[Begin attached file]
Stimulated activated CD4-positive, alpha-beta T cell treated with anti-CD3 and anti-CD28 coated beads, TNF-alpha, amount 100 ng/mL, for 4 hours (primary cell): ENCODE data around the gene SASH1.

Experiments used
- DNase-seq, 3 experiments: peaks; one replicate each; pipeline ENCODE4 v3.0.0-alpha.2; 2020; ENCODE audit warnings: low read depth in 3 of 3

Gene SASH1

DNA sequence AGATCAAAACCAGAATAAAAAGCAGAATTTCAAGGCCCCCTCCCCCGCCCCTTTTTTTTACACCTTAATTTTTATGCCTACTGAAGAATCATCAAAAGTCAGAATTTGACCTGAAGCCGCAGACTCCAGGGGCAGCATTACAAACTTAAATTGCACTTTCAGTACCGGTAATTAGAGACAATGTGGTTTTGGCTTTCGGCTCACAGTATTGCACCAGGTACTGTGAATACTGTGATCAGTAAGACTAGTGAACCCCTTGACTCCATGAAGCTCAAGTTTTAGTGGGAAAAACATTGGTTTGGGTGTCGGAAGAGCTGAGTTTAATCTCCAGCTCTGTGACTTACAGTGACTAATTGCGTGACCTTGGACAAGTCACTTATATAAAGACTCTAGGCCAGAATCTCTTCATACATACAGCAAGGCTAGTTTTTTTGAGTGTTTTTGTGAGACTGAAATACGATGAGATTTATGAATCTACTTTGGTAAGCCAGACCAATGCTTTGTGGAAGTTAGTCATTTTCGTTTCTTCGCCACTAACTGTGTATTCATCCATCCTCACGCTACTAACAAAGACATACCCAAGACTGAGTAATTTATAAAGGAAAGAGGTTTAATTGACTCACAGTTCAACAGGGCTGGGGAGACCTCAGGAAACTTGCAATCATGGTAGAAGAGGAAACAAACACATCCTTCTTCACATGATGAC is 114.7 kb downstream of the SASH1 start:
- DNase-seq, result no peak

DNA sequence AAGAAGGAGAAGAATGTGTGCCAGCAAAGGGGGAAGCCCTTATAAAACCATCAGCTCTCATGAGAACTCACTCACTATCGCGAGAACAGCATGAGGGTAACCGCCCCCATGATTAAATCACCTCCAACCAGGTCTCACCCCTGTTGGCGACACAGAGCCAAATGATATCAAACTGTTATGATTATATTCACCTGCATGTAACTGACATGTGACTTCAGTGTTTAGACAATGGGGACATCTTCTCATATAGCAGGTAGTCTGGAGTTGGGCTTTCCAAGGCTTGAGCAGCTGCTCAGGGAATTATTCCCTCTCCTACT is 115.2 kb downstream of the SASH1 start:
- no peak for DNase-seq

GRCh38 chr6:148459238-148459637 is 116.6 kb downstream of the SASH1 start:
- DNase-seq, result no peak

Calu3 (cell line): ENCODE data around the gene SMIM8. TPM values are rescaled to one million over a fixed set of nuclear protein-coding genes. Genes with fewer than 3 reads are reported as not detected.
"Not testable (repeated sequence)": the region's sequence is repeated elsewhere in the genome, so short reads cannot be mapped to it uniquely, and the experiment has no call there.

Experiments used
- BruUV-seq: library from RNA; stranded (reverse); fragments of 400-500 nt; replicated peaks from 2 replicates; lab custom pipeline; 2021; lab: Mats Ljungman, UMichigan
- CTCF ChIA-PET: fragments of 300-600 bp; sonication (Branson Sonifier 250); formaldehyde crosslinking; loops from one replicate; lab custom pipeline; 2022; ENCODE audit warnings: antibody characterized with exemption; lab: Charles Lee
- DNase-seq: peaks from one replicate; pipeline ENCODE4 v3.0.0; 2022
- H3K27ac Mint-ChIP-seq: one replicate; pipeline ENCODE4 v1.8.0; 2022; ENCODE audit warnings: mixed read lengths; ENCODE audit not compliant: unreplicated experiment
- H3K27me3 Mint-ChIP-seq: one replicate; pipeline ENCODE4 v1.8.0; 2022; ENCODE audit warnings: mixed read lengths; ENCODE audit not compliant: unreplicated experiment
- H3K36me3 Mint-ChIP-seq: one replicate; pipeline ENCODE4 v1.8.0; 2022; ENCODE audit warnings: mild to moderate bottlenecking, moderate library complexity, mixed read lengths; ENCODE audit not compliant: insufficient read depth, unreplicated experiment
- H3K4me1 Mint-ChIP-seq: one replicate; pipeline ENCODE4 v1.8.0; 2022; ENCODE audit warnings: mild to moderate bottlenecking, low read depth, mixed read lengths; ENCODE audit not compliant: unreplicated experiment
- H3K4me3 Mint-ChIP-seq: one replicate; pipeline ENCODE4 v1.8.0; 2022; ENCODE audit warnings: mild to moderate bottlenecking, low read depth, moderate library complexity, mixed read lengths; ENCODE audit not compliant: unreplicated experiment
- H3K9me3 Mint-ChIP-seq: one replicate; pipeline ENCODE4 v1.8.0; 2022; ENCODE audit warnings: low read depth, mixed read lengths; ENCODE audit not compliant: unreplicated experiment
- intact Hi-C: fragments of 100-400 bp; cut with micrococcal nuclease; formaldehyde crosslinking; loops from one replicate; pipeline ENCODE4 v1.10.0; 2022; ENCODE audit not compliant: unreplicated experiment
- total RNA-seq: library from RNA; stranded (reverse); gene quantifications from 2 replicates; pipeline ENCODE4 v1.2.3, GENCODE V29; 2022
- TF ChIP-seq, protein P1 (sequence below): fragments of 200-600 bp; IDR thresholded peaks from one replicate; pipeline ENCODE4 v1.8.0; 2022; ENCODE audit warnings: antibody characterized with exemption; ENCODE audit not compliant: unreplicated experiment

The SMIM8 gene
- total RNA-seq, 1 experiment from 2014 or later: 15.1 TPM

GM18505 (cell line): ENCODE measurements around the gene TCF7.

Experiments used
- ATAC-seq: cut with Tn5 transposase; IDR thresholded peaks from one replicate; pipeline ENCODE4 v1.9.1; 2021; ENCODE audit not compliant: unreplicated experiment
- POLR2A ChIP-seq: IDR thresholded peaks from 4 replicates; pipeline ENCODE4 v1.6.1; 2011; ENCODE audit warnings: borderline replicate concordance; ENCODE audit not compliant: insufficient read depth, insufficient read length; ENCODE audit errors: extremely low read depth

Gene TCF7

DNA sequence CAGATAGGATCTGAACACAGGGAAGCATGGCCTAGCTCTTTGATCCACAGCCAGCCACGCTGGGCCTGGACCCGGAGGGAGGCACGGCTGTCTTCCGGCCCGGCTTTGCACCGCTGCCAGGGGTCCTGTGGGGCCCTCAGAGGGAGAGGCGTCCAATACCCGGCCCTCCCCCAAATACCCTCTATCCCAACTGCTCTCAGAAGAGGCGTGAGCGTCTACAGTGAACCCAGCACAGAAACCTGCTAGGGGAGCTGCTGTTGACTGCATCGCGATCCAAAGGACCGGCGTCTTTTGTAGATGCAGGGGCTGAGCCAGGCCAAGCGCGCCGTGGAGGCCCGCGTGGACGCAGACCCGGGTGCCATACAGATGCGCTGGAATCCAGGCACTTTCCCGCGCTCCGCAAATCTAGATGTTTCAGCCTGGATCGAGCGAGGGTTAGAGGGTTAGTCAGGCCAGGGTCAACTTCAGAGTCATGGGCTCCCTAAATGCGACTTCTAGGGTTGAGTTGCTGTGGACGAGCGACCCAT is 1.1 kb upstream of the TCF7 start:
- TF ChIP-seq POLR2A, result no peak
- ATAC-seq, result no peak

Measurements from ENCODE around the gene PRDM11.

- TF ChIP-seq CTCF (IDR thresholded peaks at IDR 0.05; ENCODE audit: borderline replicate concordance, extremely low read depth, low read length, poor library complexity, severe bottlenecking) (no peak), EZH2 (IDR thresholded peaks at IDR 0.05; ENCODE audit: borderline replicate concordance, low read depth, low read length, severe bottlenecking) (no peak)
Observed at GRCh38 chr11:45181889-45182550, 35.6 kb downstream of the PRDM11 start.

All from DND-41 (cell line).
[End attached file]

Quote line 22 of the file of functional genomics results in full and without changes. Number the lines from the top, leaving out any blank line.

- H3K9me3 Mint-ChIP-seq: one replicate; pipeline ENCODE4 v1.8.0; 2022; ENCODE audit warnings: low read depth, mixed read lengths; ENCODE audit not compliant: unreplicated experiment